I am relearning Korean. After years of confusing English and Korean banter with my parents, reluctant phone calls with my grandparents and awkward interactions with the Korean mother squad, I am relearning Korean.
It took me 20 years to want my culture back. A culture I had so actively sought to lose since middle school.
Growing up Korean in the ‘burbs of the Bay Area was hard. I spent my middle school years in Danville, an old-money town where white girls wore Lululemon to school and were driven to soccer practice in their mothers’ SUVs. Most of my friends growing up had nuclear families; lived in houses fit for a magazine. Houses with pools in the backyard, ping pong tables, glossy flat-screen TVs. Their parents had high-paying jobs and were home before dinnertime. Everything seemed so aesthetic, so easy.
Meanwhile, I was the eldest daughter of Korean immigrants who started from ground zero in America. My father ran a small retail business at a shopping mall an hour away from home. He ran the business by himself, ringing the register, organizing clothes, ordering new shipments. My mom helped out as much as she could while taking care of me and my siblings.
Both of my parents spoke limited English. Sometimes I was tasked with writing my mother’s emails in English or being the family spokesperson. I resented that. I was quick to grow frustrated when my mother’s English faltered in public. One day, I asked my dad why he didn’t study English more. A few days later I noticed he was reading his daily Bible passage in English rather than Korean. It was small actions like this that showed he was trying. And yet, my expectations for him were ruthless.
Partly out of resentment and out of fear of being seen as lesser than my friends, I stopped speaking Korean altogether. I didn’t want to be the Asian friend. The friend who lived in an apartment because her immigrant parents could not afford a house in the Bay Area. The friend whose family ate kimchi with every meal. I didn’t want to be different.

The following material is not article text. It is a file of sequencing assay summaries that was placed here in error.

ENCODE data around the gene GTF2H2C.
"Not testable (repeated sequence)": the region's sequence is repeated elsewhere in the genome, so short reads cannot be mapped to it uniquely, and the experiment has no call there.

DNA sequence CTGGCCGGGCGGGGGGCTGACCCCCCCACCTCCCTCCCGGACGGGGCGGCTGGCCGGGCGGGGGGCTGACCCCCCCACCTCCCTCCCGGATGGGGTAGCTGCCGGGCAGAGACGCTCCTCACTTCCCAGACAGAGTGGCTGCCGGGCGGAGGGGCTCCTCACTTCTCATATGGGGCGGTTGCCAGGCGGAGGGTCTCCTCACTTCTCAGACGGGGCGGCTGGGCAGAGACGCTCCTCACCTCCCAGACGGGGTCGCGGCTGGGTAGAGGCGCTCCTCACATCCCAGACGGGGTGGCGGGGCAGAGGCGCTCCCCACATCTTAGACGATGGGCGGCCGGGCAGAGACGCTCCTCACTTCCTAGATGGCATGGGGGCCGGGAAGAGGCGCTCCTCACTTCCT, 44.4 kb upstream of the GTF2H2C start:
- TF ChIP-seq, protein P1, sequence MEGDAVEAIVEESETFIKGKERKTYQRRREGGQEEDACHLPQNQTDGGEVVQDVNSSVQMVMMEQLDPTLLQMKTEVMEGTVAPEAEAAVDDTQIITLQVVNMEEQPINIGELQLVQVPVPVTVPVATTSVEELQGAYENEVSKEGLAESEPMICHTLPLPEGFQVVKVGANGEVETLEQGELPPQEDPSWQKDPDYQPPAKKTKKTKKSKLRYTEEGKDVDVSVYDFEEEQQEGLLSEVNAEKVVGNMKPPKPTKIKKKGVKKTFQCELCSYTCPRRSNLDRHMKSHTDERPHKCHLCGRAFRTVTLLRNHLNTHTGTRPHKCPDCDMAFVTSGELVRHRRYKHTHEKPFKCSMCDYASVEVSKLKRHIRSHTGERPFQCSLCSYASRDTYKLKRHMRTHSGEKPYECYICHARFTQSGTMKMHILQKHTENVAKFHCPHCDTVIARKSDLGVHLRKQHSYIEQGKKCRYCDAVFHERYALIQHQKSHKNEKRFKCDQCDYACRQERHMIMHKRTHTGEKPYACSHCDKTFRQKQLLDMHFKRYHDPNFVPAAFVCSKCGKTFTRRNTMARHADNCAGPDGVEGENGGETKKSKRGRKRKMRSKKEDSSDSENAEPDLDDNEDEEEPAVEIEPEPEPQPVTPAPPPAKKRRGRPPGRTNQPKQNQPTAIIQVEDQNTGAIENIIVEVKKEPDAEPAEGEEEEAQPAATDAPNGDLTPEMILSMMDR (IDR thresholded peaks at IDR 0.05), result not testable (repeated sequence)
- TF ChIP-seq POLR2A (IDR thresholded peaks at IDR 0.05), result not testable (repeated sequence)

As a result, I tried to eliminate my culture to seem as American as possible, which in my mind meant being “white.” To me, being white meant the beauty standard and a comfortable life. Boys had crushes on the blond white girls whose parents could afford to buy them twenty pairs of Lululemon leggings. My parents and I began a strange form of communication in which they would speak Korean while I would respond in English. I thought I was doing a service to them by helping them improve their English comprehension. Rather, it did a disservice to our relationship.
Communication and cultural barriers created misunderstandings that led to explosive arguments that always ended with me crying on the cold tile floor of our bathroom. To this day, I harbor a fear of being misunderstood and not being listened to. I hardly ever cry, but when I do, it’s because I’m not heard by the people who love me most.
I used to think that this was simply how it would always be. My parents would never fully understand me and the underlying frustration I felt would always be present in our relationship. I blamed it on the cultural barriers, the clashing environments of Korea and America. These were the circumstances that I was born with.
I used to think that this was simply how it would always be. My parents would never fully understand me and the underlying frustration I felt would always be present in our relationship.
While these reasons were certainly valid, I realized that there was an even bigger problem. Ever since I was a middle schooler I have been running away from my Korean identity. I’ve never been much of a rebellious kid. I didn’t get drunk at parties or sneak out at night with my non-existent bad boyfriend. What I did was worse than all of that.